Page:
Finding a Steroids Rehabilitation Program
Anabolic steroids have many medical uses, but they are most commonly abused to enhance athletic performance. Heavy users may require recovery in an inpatient setting.
- Steroid addiction treatment options can range from counseling to an outpatient or inpatient/residential rehab.
- Medications that may be used in steroid treatment and withdrawal include antidepressants, analgesics or drugs to help restore normal functioning of the hormonal system.
- Things to consider in a steroid recovery center include whether the program focuses on steroids, its cost and what type of treatment you should pursue.
Consequences of Steroid Abuse
These symptoms often occur outside of athletics as well, with some individuals falling into addiction after taking prescribed steroids to treat asthma, arthritis, inflammatory bowel disease and a whole host of other conditions treated with corticosteroid drugs. These steroid users may find themselves victims of addictions that are physically, mentally and emotionally crippling. Sadly, few are willing to seek the treatment they so desperately need, as denial is a key trait of steroid addicts.
Steroid addiction is a major problem that can lead to serious consequences down the road. Those struggling to kick the addiction often find themselves most successful when placed in the care and expertise of steroid rehabilitation facilities. By allowing the patient the necessary resources and privacy to work through his or her issues, steroid rehab and treatment programs offer a sense of hope that would otherwise not be available.
How Is Steroid Addiction Treated?
Steroids are unique among potentially abused substances in that they don't cause a "high." But their use can lead to a very real dependencyâwith heavy users sometimes requiring recovery in an inpatient rehab center.
Steroid addiction treatment usually involves:
Detox to remove any remaining steroids from the body and to manage withdrawal symptoms.
Therapy to address any depressive symptoms related to steroid withdrawal and work through what issues may have caused the person to begin abusing steroids.
Medications to help ease withdrawal symptoms or address mental health issues.
Aftercare to provide continued support after treatment and prevent relapse.
The first phase of steroids addiction treatment is detoxification , which generally involves tapering off these drugs gradually.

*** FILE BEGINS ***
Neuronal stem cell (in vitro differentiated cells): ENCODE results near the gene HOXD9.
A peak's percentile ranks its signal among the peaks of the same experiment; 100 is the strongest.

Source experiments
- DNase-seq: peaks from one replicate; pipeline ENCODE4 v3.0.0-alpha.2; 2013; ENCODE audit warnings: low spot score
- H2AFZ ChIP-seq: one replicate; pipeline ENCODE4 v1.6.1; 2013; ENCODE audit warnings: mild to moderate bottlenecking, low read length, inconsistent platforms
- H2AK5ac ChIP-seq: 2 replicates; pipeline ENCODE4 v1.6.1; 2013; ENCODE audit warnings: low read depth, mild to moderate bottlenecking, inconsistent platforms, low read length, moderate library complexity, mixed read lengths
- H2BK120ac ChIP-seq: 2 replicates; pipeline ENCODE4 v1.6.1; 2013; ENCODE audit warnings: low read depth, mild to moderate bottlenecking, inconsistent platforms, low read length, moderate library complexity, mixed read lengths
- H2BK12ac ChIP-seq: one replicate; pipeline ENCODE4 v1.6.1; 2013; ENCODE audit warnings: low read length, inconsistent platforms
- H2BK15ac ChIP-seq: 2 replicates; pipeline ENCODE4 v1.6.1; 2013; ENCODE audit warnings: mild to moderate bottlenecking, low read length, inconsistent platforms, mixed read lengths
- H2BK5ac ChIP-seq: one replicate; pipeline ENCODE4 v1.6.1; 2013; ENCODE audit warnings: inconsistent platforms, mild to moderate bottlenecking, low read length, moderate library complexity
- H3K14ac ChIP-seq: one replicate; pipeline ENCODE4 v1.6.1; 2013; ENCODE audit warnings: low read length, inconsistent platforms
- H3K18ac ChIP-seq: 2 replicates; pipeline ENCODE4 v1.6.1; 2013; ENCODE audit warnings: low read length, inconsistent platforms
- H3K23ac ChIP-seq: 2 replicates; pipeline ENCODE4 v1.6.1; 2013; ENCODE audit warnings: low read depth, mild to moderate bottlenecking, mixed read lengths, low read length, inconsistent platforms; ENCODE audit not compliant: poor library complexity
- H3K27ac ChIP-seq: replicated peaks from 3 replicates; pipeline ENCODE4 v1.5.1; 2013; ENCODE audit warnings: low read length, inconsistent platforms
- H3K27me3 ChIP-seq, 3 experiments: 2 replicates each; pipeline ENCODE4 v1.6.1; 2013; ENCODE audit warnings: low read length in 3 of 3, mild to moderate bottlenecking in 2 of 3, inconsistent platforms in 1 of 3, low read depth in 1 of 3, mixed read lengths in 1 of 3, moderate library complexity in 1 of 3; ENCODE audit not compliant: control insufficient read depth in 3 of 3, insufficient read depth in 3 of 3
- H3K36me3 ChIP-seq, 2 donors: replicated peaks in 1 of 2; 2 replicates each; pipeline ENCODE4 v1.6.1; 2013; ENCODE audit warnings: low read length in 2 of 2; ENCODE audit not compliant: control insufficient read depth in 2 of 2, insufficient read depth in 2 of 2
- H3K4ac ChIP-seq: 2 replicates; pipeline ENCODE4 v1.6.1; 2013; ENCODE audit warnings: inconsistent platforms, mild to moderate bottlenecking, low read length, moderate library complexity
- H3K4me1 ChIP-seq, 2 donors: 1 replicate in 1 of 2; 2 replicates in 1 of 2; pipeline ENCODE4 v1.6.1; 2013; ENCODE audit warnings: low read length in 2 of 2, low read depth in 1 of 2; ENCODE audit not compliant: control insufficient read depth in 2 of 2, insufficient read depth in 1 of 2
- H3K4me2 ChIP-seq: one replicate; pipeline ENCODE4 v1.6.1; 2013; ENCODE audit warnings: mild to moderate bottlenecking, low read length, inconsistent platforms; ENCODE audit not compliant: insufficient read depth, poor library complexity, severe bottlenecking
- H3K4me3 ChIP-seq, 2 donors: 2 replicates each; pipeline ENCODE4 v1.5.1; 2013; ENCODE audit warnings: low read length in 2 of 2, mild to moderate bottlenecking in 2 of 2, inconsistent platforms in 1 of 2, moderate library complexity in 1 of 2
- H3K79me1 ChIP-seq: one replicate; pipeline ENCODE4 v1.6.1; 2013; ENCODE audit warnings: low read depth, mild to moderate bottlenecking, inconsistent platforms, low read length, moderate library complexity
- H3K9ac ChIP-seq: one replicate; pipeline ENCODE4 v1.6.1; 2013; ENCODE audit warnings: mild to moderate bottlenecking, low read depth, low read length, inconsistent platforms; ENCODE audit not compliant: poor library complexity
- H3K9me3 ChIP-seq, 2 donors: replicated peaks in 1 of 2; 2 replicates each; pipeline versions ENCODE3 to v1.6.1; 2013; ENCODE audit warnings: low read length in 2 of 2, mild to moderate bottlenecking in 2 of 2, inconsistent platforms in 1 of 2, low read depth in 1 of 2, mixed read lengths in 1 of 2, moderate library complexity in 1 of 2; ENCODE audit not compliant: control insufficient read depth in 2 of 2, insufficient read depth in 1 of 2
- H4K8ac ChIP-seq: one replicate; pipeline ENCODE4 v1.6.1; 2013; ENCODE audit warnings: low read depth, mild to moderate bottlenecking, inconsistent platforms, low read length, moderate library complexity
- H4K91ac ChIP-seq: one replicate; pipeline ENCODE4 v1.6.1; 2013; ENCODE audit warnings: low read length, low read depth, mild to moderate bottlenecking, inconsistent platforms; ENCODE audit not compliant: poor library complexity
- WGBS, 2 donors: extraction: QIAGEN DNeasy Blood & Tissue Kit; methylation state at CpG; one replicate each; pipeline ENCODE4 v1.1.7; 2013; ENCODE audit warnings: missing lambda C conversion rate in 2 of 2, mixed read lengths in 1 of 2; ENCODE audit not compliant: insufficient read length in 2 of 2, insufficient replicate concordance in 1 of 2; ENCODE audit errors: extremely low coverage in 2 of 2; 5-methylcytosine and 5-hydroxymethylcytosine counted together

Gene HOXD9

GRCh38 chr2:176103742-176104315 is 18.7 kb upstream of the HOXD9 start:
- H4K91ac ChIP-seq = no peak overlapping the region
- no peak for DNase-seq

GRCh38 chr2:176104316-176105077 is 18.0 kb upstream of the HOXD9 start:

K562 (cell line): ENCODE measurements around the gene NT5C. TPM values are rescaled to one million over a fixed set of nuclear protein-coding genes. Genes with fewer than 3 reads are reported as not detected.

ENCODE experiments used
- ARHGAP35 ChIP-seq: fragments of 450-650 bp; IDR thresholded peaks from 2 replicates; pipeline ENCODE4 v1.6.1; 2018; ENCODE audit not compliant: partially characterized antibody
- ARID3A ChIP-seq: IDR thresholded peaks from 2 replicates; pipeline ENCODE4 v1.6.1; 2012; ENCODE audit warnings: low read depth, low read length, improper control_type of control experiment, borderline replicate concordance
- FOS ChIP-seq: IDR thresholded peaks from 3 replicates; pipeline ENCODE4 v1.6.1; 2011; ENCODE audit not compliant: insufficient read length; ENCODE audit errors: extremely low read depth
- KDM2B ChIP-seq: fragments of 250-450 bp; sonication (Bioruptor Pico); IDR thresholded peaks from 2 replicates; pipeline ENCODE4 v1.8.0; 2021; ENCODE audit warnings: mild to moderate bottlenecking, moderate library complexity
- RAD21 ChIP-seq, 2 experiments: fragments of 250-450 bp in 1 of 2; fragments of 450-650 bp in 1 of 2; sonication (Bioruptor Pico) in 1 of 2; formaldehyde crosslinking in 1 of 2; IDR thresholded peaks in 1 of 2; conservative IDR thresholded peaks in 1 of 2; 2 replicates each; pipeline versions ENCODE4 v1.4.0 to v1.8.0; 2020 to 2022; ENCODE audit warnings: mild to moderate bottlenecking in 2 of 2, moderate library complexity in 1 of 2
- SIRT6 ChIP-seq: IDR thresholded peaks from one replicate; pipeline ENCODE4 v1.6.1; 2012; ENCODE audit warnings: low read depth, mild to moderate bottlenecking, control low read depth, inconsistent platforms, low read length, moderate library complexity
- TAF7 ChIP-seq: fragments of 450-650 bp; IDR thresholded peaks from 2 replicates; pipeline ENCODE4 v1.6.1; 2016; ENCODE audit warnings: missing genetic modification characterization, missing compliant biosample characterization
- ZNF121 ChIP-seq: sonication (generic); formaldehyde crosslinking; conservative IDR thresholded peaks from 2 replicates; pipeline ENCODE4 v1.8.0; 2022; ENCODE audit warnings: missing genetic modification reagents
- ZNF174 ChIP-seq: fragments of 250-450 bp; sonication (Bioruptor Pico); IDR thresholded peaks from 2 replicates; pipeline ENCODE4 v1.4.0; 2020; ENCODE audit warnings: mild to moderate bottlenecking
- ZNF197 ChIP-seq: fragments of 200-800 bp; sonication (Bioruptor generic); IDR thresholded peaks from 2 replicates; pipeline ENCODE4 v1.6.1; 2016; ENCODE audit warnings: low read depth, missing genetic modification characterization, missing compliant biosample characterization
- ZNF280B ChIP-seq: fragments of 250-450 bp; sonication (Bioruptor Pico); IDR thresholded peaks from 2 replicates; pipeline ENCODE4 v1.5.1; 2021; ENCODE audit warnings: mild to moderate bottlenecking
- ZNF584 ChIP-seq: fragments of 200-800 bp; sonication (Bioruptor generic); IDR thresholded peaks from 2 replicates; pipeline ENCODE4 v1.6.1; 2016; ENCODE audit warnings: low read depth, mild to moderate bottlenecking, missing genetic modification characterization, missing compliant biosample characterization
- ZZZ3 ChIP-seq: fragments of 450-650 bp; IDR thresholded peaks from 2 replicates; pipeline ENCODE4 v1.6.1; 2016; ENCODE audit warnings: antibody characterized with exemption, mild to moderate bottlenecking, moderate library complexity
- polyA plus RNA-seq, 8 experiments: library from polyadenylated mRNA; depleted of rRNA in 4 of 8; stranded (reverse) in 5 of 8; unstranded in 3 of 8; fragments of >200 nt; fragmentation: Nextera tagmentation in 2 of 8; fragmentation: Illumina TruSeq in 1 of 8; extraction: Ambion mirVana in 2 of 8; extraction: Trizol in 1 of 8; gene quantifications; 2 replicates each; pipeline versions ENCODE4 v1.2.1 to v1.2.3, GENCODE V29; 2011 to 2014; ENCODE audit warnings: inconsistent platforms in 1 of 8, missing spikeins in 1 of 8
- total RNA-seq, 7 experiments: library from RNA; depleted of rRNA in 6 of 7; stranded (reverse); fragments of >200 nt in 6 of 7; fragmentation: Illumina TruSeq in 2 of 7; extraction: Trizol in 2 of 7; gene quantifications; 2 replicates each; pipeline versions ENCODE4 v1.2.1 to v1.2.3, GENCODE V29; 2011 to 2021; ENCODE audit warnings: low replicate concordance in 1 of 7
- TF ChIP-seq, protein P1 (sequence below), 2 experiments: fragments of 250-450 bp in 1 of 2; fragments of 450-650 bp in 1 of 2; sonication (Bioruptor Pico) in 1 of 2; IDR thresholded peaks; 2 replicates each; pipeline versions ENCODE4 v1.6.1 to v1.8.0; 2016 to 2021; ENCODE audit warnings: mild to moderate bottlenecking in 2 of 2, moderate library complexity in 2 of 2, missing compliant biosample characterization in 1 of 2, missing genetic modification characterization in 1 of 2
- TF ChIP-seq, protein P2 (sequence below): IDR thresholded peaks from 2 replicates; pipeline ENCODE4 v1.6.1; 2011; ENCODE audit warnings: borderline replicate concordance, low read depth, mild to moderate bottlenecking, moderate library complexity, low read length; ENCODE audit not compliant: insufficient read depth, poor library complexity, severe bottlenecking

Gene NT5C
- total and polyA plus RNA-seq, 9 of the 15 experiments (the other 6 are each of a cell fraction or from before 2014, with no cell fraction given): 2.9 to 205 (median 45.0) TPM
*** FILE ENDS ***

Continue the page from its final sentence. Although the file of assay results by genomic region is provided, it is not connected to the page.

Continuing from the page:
A physician should monitor the steroid withdrawal process. He or she can watch for any health problems that develop from too rapid of a withdrawal, which can result in endocrine collapse or crisis.
Steroid Withdrawal Symptoms
The most common psychological side effect during the detox phase of treatment is depression. Users may also experience a number of other withdrawal symptoms as their dosage of anabolic steroids is reduced.
These symptoms can include the following:3
- Decreased appetite.
- Cravings for steroids.
- Decreased libido.
Several different types of therapies may be used to treat steroid addiction. These help address issues steroid users experience when they withdraw from the drug and underlying conditions that may have led to steroid use in the first place.
- Body dysmorphia. Many steroid users suffer from "body dysmorphia" disorder and believe they are small and weak even though they may appear strong and muscular.
- Depression. Users may also experience depression and suicidal thoughts when they withdraw from the drug.
- Hormonal dysfunction. Finally, users may experience a compounded depression from disruptions in the functioning of the testes or ovaries due to steroid withdrawal, a condition called hypogonadism.2
Therapies address these conditions in the following ways:
Motivational interviewing may be used to help overcome any resistance or denial to treatment and help users become engaged in recovery.2
Cognitive behavioral therapy can be used to help challenge a user's mistaken beliefs around their body image and low self-esteem, 2 as well as any depression stemming from hypogonadism, if present.
Medication can be used to manage some of the withdrawal symptoms of steroids as well as some of the psychological symptoms from stopping steroid use.